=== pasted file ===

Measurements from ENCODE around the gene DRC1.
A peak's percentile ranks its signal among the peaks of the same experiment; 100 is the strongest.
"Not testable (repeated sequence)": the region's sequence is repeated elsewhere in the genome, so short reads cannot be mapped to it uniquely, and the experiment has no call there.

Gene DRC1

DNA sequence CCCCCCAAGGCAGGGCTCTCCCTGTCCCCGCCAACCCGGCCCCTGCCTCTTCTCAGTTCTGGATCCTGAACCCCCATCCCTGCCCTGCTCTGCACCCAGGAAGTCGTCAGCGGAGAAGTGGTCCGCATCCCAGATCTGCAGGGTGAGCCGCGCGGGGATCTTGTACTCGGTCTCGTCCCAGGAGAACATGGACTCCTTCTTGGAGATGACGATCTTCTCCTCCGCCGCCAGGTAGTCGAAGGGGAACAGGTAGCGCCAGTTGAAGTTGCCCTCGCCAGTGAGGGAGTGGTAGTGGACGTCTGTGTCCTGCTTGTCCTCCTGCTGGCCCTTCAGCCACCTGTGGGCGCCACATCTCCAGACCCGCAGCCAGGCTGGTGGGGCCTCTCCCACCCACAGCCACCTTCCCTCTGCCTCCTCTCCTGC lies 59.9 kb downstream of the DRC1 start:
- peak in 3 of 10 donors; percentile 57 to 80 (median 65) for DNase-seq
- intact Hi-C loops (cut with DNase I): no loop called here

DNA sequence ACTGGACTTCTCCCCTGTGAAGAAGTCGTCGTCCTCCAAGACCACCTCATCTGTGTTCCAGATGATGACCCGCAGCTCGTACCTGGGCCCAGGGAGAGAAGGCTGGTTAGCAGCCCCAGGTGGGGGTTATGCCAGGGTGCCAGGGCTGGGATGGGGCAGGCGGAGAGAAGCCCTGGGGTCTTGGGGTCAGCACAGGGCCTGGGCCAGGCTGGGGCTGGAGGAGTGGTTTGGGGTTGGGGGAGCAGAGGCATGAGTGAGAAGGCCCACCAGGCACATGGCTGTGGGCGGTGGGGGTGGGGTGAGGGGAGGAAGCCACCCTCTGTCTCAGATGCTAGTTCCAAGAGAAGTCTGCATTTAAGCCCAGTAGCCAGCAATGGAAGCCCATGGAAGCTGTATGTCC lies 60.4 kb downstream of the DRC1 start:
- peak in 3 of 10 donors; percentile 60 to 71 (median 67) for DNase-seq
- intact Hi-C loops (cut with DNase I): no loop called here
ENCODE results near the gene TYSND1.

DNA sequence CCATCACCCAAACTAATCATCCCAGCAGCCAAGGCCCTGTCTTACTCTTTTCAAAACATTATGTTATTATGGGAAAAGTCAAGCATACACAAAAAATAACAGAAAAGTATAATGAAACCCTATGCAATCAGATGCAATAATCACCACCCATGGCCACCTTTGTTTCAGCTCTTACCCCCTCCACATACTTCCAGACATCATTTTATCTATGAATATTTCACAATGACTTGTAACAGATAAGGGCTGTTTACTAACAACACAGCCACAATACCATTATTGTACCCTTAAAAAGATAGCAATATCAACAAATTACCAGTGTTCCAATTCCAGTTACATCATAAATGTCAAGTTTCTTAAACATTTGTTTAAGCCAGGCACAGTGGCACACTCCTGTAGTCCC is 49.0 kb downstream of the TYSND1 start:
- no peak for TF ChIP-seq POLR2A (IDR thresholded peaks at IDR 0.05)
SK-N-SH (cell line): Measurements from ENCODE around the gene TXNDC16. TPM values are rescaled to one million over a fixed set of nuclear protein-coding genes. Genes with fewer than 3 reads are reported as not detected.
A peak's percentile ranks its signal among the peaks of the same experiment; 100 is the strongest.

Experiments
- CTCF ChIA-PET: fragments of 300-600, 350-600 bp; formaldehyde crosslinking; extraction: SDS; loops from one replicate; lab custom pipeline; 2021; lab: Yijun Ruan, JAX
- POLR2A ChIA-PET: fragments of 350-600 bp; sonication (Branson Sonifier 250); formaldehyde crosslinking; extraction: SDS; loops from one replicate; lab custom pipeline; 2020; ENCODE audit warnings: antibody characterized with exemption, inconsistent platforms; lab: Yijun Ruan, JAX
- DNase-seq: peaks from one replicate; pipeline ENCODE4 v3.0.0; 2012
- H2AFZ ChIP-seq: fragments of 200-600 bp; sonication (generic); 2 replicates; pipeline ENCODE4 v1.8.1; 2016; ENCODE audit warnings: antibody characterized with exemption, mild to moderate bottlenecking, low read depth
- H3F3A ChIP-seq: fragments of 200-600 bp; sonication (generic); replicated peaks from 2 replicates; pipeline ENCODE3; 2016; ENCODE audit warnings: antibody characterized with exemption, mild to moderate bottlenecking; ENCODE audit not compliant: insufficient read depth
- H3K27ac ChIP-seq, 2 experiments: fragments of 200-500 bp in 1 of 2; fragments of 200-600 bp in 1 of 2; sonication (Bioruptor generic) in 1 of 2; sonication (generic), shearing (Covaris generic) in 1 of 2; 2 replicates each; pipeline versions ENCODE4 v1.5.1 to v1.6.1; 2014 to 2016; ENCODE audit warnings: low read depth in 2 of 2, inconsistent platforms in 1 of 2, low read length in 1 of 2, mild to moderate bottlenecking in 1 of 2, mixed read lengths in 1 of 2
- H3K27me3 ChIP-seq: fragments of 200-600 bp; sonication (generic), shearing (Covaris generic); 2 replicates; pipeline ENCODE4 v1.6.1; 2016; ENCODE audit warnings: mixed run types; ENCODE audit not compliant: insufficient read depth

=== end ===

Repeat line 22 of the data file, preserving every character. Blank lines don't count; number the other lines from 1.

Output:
- H3K27ac ChIP-seq, 2 experiments: fragments of 200-500 bp in 1 of 2; fragments of 200-600 bp in 1 of 2; sonication (Bioruptor generic) in 1 of 2; sonication (generic), shearing (Covaris generic) in 1 of 2; 2 replicates each; pipeline versions ENCODE4 v1.5.1 to v1.6.1; 2014 to 2016; ENCODE audit warnings: low read depth in 2 of 2, inconsistent platforms in 1 of 2, low read length in 1 of 2, mild to moderate bottlenecking in 1 of 2, mixed read lengths in 1 of 2